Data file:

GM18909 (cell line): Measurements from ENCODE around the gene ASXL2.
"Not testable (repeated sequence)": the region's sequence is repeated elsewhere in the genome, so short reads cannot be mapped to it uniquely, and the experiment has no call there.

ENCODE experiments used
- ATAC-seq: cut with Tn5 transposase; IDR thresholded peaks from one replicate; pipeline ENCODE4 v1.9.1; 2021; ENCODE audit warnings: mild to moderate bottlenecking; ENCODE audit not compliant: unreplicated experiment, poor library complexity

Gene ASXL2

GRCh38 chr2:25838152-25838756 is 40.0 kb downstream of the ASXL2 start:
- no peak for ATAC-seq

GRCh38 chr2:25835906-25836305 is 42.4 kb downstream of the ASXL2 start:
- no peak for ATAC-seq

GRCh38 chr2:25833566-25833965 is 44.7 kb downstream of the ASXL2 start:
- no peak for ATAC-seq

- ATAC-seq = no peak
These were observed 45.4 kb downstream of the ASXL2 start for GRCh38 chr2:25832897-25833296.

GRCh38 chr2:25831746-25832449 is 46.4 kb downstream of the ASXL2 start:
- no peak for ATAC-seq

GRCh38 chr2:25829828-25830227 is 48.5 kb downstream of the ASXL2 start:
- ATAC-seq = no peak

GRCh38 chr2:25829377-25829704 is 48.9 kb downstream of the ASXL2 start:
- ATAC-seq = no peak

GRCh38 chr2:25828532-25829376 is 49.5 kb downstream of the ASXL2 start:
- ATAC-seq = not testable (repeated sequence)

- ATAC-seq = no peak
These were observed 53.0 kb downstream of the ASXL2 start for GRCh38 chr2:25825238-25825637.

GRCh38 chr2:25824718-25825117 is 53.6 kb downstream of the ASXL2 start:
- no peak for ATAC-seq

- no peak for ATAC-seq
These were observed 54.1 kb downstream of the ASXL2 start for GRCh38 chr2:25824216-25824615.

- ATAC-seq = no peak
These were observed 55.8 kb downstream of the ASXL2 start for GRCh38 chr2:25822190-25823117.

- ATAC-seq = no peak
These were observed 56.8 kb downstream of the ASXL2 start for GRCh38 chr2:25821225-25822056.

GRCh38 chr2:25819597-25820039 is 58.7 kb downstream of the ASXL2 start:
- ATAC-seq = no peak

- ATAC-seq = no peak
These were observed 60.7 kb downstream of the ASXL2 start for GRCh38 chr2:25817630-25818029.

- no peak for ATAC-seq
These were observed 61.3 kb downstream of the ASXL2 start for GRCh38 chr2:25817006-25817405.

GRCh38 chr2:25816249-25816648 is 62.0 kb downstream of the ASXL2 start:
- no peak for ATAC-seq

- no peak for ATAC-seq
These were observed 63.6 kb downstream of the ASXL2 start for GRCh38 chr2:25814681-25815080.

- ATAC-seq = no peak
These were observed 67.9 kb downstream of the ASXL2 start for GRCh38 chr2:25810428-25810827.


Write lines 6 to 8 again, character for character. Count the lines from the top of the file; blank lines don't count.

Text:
GRCh38 chr2:25838152-25838756 is 40.0 kb downstream of the ASXL2 start:
- no peak for ATAC-seq

GRCh38 chr2:25835906-25836305 is 42.4 kb downstream of the ASXL2 start: